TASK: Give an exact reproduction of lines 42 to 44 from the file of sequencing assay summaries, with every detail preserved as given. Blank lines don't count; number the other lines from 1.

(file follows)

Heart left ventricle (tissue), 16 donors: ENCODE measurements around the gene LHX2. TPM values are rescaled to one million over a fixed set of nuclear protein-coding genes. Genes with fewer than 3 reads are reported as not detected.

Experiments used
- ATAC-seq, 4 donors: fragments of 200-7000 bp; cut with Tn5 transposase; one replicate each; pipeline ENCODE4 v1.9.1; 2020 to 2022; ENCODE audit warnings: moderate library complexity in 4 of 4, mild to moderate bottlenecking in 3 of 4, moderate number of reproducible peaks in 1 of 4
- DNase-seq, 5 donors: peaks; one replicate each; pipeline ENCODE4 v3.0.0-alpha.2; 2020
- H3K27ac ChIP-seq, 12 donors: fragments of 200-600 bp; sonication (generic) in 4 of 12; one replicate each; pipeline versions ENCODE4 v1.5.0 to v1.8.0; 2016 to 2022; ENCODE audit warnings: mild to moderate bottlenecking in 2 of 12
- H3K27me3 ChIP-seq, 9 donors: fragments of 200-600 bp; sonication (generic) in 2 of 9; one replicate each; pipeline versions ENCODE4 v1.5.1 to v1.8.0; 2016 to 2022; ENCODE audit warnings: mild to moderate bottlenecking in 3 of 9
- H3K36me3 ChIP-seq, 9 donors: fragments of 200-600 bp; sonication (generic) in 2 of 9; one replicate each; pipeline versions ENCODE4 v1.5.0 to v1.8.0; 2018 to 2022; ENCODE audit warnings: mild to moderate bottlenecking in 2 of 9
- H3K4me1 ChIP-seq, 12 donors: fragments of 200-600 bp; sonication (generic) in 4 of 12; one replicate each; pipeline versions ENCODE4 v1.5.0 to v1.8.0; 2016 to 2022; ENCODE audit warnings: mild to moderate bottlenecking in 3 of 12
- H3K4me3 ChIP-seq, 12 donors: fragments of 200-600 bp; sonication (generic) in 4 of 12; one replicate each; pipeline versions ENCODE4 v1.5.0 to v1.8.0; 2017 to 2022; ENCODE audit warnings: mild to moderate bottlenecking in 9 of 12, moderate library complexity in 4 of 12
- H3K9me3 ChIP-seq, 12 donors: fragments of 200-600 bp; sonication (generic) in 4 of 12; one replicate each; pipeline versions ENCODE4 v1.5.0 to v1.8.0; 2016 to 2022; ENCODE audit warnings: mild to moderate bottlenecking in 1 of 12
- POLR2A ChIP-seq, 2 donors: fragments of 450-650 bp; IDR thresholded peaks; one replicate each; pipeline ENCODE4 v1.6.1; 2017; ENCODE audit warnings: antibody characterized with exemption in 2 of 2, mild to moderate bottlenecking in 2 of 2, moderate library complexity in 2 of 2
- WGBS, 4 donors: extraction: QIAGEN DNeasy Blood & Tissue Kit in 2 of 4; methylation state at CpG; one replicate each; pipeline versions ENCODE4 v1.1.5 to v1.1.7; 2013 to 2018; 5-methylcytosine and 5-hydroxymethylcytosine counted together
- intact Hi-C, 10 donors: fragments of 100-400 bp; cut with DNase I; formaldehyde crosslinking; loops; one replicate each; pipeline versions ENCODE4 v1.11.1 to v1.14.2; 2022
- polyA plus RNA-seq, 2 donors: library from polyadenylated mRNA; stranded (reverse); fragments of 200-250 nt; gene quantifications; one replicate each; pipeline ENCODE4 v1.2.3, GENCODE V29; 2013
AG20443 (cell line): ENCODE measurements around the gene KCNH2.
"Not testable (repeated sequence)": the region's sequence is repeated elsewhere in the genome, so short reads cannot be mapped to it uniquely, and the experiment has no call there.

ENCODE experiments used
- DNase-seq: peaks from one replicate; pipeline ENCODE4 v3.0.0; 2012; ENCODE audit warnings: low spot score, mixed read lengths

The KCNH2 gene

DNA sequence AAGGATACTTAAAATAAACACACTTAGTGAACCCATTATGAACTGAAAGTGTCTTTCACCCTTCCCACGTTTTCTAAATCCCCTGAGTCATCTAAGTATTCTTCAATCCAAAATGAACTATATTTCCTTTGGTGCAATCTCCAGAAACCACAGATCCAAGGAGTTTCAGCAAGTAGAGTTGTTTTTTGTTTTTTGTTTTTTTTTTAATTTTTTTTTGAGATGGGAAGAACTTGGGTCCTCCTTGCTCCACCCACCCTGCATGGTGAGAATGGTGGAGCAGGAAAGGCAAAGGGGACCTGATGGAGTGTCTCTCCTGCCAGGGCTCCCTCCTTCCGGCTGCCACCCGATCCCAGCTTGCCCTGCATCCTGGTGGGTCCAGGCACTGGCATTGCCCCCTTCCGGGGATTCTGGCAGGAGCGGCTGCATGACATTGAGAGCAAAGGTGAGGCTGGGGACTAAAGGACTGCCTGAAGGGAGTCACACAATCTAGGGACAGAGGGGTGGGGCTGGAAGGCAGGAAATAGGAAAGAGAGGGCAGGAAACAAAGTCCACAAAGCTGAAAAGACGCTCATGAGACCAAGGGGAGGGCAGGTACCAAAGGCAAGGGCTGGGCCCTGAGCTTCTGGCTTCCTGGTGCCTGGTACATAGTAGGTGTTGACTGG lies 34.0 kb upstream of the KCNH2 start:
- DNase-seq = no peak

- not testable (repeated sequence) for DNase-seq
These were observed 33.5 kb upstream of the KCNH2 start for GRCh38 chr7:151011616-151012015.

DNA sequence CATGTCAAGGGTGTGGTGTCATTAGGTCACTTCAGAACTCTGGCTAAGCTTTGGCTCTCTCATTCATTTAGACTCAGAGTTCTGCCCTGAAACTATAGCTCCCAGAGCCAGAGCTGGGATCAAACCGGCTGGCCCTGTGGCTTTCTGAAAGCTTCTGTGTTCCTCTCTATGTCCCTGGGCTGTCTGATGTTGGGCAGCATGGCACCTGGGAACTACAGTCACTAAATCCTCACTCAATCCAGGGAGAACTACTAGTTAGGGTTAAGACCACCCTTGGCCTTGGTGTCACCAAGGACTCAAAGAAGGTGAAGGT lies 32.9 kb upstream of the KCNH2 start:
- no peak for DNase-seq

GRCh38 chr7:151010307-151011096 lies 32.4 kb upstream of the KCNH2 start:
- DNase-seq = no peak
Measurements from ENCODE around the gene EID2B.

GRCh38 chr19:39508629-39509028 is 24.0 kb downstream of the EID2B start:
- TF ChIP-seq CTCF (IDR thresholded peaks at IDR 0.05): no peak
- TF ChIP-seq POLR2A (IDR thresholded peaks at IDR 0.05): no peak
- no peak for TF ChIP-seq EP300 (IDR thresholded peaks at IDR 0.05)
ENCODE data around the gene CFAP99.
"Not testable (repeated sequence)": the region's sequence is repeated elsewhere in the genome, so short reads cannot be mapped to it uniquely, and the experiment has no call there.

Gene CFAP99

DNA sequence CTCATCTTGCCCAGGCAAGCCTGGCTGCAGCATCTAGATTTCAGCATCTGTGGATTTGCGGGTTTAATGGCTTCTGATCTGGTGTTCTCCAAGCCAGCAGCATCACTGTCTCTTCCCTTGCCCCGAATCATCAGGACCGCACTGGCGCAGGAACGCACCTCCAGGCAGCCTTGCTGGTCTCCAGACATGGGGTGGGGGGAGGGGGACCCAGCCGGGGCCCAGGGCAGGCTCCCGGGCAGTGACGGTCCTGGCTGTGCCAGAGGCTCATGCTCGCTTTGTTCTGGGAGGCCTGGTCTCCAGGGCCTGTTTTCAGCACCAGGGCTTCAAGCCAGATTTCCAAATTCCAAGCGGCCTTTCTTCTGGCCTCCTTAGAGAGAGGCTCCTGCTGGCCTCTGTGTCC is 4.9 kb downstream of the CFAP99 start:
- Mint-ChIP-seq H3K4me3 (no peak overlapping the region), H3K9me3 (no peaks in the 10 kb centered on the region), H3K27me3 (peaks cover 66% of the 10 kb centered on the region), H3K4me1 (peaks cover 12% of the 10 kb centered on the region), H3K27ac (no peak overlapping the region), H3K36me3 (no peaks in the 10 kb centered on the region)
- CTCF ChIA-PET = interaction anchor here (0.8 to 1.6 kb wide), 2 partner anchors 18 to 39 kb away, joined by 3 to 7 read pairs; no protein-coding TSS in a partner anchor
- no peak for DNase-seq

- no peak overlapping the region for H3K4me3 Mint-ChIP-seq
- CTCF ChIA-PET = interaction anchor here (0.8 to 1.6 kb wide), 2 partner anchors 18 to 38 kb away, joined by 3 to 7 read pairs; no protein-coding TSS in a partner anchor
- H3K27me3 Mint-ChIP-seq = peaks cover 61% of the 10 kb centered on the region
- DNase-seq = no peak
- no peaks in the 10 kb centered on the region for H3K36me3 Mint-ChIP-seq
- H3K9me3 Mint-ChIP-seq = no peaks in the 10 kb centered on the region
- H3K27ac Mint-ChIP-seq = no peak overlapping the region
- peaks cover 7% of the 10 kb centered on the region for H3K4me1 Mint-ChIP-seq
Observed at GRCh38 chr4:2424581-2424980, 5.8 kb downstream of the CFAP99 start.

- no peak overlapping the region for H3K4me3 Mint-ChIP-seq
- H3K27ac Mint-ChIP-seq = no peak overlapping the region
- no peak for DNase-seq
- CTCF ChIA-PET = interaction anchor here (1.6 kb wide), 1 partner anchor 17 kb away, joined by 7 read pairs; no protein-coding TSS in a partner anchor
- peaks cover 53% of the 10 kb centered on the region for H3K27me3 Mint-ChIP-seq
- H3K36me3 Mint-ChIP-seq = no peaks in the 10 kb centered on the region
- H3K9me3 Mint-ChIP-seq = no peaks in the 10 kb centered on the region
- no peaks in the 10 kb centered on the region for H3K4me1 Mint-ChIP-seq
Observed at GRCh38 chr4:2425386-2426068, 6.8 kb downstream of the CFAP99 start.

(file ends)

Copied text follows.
- H3K27me3 Mint-ChIP-seq = peaks cover 61% of the 10 kb centered on the region
- DNase-seq = no peak
- no peaks in the 10 kb centered on the region for H3K36me3 Mint-ChIP-seq